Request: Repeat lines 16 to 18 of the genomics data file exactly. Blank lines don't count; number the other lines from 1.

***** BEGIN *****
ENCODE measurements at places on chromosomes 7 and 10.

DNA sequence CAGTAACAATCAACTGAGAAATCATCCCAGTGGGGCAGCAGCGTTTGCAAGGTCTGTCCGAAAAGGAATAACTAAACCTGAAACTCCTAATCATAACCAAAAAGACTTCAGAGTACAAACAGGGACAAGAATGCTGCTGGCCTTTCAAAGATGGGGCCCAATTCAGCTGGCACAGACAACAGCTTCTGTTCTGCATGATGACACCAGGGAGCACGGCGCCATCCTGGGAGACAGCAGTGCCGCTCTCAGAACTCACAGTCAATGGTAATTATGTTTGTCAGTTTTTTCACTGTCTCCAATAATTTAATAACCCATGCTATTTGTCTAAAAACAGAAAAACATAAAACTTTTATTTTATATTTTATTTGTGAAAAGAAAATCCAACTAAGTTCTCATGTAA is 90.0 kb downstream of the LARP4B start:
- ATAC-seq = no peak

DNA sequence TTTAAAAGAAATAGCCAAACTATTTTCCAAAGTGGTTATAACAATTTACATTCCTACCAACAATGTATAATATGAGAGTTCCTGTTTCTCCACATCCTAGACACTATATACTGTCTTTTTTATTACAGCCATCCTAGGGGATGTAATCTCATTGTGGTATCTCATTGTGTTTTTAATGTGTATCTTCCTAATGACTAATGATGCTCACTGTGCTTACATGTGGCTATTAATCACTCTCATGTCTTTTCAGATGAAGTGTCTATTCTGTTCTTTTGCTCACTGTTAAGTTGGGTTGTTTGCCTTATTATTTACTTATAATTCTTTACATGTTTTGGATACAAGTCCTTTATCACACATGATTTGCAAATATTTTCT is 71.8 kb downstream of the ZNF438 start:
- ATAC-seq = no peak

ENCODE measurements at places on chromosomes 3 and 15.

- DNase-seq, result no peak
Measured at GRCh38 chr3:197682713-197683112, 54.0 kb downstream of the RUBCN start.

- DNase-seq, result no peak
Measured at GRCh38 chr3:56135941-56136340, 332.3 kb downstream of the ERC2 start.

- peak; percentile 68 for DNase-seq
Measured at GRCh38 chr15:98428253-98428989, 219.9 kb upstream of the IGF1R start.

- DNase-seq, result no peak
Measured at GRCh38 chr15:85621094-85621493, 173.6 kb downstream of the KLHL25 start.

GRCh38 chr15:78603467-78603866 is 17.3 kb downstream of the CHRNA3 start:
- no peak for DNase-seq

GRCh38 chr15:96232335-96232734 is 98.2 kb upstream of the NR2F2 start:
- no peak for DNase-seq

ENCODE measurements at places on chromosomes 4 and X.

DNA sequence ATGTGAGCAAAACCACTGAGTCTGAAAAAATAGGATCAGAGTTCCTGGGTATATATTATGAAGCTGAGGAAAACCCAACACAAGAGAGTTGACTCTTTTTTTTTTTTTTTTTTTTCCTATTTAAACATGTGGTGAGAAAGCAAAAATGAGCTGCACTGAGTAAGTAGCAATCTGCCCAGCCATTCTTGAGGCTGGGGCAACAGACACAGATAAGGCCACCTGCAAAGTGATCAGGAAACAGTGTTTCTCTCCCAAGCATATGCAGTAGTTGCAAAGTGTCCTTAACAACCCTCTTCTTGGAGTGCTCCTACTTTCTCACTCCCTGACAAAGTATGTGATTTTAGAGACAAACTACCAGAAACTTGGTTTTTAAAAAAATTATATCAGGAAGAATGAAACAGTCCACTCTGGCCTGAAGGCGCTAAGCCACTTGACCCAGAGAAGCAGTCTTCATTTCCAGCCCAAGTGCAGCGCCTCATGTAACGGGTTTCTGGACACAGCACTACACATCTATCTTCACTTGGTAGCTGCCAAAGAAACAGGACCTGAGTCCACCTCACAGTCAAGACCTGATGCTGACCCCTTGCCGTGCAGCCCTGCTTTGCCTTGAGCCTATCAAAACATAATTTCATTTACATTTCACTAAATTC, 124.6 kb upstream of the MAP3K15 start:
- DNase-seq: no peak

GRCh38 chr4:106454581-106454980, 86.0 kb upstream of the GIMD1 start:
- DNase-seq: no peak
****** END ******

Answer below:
- no peak for DNase-seq

GRCh38 chr15:96232335-96232734 is 98.2 kb upstream of the NR2F2 start:
- no peak for DNase-seq